Every Friday morning, SAfm’s AMLive’s radio anchor Sakina Kamwendo speaks to Martin Creamer, publishing editor of Engineering News and Mining Weekly. Reported here is this Friday’s At the Coalface transcript:
Kamwendo: Anglo American has embarked on a very ambitious job-creation programme. The company is targeting the creation of five off-site jobs for every one mining job created.
Creamer: This is incredible for Anglo American. We know that mining creates a lot of jobs, but to actually give them a number around the mine, so they are talking about host communities around the mine and not all the jobs you generate in banking, engineering and supply. That is something separate.
They are saying in their host communities, for every mine-job they want to create five jobs in the host community. That is a very ambitious target. Another thing that they are doing there, which is also quite incredible, is that they want to get involved in education and they see that host communities education is often not up to scratch.
They have set a target for themselves that in the host community around the mine that they will strive to get that level of education in the top 20% of all State schools in the country. They will try and get into that level.
They are also going crazy about CO2 emissions, greenhouse gas emissions and they want to cut that by 30% and then actually improving energy efficiency that everybody is going for. They have set there target of 30% cuts and an even bigger one, it is raining now and often we don’t have a lot of water, but they are saying water scarce areas they are going to cut the consumption of water by 50%.
We see them actually active now in the platinum mine in the Greater Mapela region and they put out a release yesterday saying that they are working on solutions there. So, it is in line with all of the United Nations sustainability goals and it shows you that they have set the bar higher when it comes to sustainability.
This is going to do their industry a lot of good and also their peers will be following quite closely. They, of course, have fewer mines now in South Africa. They are in platinum and diamonds. They are still in iron-ore although they were going to move out of that and they are still in coal although they sold some of their coal assets. But, there was talk now, because the industry is lifting so well, they are looking around for acquisitions. It is going to be interesting to see where they end up.
Kamwendo: Advisory firm Deloitte this week launched Intelligent Mining to encourage digital transformation in South Africa’s biggest industry
Creamer: That is what is happening out here. The Fourth Industrial Revolution is popping up all over the place and all you hear about is the Internet of Things and how they are using this. They have got an Intelligent Mine programme, which they rolled out to journalists this week.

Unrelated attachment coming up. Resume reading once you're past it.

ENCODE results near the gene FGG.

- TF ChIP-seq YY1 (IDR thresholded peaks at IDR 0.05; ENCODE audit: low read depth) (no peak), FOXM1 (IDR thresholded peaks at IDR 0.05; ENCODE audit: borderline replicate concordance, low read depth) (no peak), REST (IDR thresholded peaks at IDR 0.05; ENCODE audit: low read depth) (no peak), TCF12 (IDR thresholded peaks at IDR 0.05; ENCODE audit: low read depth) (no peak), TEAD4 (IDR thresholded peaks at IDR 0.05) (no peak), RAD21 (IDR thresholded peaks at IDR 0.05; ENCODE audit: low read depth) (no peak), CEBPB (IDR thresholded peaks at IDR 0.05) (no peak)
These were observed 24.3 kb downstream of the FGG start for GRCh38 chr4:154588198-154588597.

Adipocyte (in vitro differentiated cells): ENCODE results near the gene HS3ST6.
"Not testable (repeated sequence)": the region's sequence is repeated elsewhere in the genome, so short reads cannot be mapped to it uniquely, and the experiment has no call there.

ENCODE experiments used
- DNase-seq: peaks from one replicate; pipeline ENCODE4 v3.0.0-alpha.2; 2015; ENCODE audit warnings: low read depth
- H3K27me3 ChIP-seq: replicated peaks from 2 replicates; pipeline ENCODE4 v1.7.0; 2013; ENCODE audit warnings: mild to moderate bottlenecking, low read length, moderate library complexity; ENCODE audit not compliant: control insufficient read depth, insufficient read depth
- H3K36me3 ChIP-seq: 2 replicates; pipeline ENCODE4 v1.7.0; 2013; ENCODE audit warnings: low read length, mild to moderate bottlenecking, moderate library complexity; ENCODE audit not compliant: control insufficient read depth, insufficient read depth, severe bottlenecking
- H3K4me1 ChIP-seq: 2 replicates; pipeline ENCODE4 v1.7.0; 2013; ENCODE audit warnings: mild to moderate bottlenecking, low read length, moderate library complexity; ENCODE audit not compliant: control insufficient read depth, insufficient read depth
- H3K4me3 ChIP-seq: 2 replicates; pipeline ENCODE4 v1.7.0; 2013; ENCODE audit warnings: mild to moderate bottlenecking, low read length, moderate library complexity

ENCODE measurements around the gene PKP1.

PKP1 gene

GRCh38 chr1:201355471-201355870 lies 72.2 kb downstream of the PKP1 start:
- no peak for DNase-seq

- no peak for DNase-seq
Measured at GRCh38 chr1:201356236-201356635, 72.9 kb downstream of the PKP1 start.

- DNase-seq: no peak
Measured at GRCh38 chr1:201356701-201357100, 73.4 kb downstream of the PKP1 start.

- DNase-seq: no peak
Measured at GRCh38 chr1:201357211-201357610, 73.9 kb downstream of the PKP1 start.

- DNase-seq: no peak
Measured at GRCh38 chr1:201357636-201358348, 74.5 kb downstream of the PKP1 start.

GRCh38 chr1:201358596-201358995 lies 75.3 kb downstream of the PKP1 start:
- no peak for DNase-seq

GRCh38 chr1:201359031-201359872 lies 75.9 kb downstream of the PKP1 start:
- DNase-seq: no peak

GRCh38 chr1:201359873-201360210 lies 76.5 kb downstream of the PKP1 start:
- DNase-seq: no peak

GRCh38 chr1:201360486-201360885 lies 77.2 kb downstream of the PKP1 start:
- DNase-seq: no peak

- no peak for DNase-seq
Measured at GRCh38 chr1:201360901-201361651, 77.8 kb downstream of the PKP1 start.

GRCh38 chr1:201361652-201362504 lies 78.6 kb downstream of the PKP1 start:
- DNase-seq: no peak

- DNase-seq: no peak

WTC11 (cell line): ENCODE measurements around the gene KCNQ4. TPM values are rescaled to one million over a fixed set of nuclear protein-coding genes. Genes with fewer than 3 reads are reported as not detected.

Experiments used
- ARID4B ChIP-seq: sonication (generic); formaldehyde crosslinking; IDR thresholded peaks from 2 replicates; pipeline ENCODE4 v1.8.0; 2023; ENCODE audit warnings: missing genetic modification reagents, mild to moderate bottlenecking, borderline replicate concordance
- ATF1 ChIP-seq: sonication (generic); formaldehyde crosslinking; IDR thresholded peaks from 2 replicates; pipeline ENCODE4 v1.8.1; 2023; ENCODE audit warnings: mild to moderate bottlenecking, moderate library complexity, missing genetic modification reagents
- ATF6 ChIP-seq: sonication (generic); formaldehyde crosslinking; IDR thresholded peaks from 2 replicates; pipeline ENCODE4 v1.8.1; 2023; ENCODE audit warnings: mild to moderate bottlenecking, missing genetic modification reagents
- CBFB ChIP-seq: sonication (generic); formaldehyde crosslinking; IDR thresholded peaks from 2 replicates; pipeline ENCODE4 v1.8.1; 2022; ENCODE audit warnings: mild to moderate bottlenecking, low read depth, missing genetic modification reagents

Deloitte we normally associate with auditing, but of course, they are also big in advisory. They are going into this Intelligent Mining Solution and one of the aspects that they showed was short interval control. This could do a lot for mines, because people in those mines often have challenges while the workers are at the rockface, but nothing is done about it until they get to surface.
They then discuss it and probably the next day they will look for a solutions. With this short interval control they are able to solve the problems immediately. Management is immediately made aware of the problem and solutions immediately put forward. This should do a lot for productivity.
Then there is also an interesting end-of-shift performance feedback while on the productivity front this could do well. There will be a sort of a gamified dashboard and as a team comes up they will know how their crew has done that day, are they the top crew, second crew? Individuals in the crew will also know how they have performed. An interesting way of trying to get people aware of productivity need.
Then the predictive maintenance, they are using the internet that will flag problems in equipment. Imminent failure will be flagged so that you don’t have to suffer that downtime. Digital twinning features for training. They will use their phones to digitally twin equipment so that they can train people or explain to people what needs to be done. A lot of interesting things. We see this digitisation spreading all across new projects and old projects.
We see it in the Gamsberg in the Northern Cape where Vedanta have got a smart ore movement system with digitisation. We know that ELB said that they are going into the Internet of Things in a big way and also Exxaro looking at big innovation.
Kamwendo: South African business luminary Patrice Motsepe has expressed the firm belief that South Africa will reach positive consensus on the Mining Charter matter as well as the controversial issue of the expropriation of land without compensation.
Creamer: It was interesting from Patrice Motsepe, who is the business leader around. He is the voice that we listen to now and he kicked off his meeting with these discussions around these comments around the Mining Charter and his confidence that even the issue of the expropriation of land will be solved in a constitutional and law-compliant way.
He didn’t wait for journalists to come and ask him these political questions, which normally is the pattern. He had fantastic results, 26% higher headline earnings, which also indicate the turnaround in mining. He exuded confidence that we will continue to attract foreign investment.
He says all the best countries in the world that have solved their poverty problems are the ones that are consistently attracted investment. He says he is confident that South Africa will be in that position.
Kamwendo: Thanks very much. Martin Creamer is publishing editor of Engineering News and Mining Weekly.